If you really need to use your phone, there are spaces available, a bit like smoking areas at the airport.

    Dave Chappelle likes the idea so much, he's become an investor in Yondr, which charges a fee to the performers or venues, not the phone users. Some 400 artists and musicians have used Yondr so far.

    But, for Dugoni, Yondr is as much a cause as it is a business.

  • Graham Dugoni:

    And I think people are looking for new ways to kind of — to live, and things that can center their lives. I see us as just part of that, creating a real, functional, practical sense, just creating — by helping people create device-free spaces.

  • Jeffrey Brown:

    In the age of social media, people are experiencing art in new ways. Exhibitions like the recent blockbuster by Japanese artist Yayoi Kusama come Instagram-ready.

    "Wired" magazine editor Arielle Pardes has written about art and technology.

  • Arielle Pardes:

    So, it's not just the show that the artists put on for you, but it's actually you taking that, capturing it, remixing it, posting it on your Instagram account, and turning that into your own version of art.

  • Jeffrey Brown:

    Yes, so the art that's on the wall or the music up on stage no longer lives by itself?

  • Arielle Pardes:

    Exactly. And I think artists are a little bit squeamish about that, understandably so. A lot goes into creating art.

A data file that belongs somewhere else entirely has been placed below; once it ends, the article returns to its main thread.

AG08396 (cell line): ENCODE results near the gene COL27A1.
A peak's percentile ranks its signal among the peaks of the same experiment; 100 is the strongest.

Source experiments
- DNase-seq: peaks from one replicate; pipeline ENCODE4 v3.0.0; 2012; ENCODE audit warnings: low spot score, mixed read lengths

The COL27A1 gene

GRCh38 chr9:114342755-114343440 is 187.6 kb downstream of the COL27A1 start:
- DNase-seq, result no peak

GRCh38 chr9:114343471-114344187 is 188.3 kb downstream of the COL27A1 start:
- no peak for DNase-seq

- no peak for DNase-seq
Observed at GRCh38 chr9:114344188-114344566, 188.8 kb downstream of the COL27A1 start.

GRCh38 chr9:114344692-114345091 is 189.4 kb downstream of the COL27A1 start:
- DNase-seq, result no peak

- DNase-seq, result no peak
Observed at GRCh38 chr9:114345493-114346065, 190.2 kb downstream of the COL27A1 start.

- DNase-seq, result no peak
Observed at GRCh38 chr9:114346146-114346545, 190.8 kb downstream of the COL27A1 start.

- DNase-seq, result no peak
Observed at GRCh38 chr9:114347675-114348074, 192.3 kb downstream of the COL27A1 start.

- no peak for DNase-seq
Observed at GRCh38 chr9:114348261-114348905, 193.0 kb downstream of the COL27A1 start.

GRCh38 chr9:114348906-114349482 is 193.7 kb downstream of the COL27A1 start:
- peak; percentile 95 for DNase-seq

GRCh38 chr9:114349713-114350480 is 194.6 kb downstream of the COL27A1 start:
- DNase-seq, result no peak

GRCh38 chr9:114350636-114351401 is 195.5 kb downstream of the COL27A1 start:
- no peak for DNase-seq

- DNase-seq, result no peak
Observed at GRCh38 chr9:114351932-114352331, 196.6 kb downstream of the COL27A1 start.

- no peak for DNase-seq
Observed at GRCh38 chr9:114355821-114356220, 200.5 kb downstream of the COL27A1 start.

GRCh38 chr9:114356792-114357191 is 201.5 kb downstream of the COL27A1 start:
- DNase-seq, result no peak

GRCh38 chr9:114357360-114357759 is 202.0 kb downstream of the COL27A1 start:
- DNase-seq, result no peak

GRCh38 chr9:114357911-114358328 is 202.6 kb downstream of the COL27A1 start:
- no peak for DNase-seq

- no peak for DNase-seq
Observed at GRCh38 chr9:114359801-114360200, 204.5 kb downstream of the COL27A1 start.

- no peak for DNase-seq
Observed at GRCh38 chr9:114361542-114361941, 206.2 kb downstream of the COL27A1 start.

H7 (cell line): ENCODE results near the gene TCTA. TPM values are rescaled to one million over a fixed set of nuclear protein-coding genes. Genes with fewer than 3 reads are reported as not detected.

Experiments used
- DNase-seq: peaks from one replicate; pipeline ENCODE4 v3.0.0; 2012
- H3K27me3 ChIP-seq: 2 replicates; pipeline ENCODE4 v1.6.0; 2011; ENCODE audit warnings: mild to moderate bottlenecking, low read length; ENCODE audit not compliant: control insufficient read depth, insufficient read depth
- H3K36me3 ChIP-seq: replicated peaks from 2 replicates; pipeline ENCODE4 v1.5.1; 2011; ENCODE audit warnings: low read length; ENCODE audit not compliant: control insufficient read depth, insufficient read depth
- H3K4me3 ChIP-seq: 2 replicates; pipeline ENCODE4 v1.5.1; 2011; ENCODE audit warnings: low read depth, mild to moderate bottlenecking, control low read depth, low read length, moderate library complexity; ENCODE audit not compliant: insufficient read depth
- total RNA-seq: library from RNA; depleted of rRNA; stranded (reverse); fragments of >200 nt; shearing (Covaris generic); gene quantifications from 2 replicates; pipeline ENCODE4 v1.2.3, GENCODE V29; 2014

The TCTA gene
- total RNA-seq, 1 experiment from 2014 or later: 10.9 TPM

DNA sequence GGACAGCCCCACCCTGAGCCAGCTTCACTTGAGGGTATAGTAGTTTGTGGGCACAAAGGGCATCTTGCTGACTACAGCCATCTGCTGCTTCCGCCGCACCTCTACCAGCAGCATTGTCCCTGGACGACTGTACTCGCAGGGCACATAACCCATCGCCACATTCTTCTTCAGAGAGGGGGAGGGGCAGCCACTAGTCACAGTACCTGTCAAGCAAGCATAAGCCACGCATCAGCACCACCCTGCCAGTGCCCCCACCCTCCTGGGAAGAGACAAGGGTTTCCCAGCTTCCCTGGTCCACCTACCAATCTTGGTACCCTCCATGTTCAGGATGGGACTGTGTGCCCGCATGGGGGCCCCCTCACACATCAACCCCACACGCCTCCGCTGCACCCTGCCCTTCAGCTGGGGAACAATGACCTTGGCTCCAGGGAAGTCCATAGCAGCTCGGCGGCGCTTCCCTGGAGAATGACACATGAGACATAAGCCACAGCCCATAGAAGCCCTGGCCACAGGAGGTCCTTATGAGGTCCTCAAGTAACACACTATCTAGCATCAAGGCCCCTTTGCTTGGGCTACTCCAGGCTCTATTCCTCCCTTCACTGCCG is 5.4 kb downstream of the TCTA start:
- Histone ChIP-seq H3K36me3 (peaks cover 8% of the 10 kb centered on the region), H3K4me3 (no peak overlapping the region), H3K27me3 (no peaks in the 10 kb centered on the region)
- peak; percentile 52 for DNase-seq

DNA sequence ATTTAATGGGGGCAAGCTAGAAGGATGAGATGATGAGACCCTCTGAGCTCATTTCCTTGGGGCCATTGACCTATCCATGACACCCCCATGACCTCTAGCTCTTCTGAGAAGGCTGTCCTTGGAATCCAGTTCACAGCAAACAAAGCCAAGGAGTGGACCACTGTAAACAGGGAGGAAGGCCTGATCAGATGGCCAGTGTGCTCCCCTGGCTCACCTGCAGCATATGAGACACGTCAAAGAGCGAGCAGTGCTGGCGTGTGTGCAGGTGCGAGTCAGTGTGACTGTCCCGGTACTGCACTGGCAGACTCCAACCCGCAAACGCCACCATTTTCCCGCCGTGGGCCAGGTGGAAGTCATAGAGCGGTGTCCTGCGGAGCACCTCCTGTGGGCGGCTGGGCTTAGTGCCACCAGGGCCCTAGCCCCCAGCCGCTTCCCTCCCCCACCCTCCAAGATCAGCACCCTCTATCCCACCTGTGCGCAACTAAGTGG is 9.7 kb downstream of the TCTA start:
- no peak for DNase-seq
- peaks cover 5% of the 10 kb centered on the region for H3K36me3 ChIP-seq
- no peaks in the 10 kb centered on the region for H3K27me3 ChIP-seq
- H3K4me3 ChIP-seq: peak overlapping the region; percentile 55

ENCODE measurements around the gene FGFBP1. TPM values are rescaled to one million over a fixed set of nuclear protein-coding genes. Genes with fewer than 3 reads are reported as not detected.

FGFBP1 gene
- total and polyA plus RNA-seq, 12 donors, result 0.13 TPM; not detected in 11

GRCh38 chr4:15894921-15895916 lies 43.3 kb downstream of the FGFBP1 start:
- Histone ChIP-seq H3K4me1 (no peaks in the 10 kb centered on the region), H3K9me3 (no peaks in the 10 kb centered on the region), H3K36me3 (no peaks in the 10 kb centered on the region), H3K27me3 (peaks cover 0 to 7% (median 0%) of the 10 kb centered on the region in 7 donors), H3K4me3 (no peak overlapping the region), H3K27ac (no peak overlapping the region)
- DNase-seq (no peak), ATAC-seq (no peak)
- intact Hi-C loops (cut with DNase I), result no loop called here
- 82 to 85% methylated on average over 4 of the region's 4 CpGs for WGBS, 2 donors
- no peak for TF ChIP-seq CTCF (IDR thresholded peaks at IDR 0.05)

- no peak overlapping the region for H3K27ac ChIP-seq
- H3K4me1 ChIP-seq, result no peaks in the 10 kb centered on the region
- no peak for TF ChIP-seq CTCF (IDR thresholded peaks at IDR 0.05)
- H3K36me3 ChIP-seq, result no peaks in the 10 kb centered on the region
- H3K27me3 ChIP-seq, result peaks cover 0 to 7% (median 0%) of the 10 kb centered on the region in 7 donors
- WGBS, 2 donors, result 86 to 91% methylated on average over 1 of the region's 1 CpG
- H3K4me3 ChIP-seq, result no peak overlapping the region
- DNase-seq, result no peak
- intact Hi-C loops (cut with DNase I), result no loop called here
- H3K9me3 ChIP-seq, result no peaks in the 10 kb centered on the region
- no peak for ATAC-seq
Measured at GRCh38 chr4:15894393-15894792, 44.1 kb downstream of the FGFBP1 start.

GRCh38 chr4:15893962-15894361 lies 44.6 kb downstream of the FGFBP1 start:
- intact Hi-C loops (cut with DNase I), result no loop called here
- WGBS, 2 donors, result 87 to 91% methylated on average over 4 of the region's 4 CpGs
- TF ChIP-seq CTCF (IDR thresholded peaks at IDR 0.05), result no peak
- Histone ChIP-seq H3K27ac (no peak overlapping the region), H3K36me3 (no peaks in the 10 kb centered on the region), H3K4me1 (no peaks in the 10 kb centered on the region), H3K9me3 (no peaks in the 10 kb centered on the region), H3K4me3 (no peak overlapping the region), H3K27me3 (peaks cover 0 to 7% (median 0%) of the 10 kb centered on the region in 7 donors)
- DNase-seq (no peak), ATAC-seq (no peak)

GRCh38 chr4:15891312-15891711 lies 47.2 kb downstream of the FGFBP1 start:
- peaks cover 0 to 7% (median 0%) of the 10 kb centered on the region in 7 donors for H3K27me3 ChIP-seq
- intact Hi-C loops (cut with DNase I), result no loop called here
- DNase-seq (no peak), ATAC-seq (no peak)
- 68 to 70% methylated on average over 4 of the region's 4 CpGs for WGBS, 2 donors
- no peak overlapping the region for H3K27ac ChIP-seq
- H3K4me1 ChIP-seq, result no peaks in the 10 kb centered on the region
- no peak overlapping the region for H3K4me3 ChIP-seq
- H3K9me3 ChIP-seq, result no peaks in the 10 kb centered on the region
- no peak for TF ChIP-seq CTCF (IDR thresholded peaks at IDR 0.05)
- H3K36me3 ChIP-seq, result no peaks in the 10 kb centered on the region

• Jeffrey Brown:

    In today's music world, social media cuts both ways. In part, it's a marketing device. At most of his concerts, guitarist and singer John Mayer allows smartphones, which help get the word out about his music.

  • John Mayer:

    If that's how you want to enjoy the show, I get it, because we — I also have a phone in the dressing room, and I will go do something at night and take a picture with it.

  • Jeffrey Brown:

    In your career, though, you have watched that take off, that technology and evolution.

  • John Mayer:

    Yes, sure. But it's helped me. I can also promote things from bed.

  • Jeffrey Brown:

    But when performing with Dave Chappelle, as on this night, Mayer abides by other rules, and likes those too.

  • John Mayer:

    It's become unconscious thinking now that, when you sing something on stage in front of people, and you have a bad note, you go, well, that's going to make the tape.

    I'm working something out. Dave is working something out. Sometimes, that has to be cumulative. I learned last night, OK, I messed up the chorus in my own song that I just wrote. I don't have to suffer the indignity of knowing that that lives in repetition in 50,000 views.

  • Jeffrey Brown:

    People in line at the Fillmore seemed happy enough to play along.

  • Man: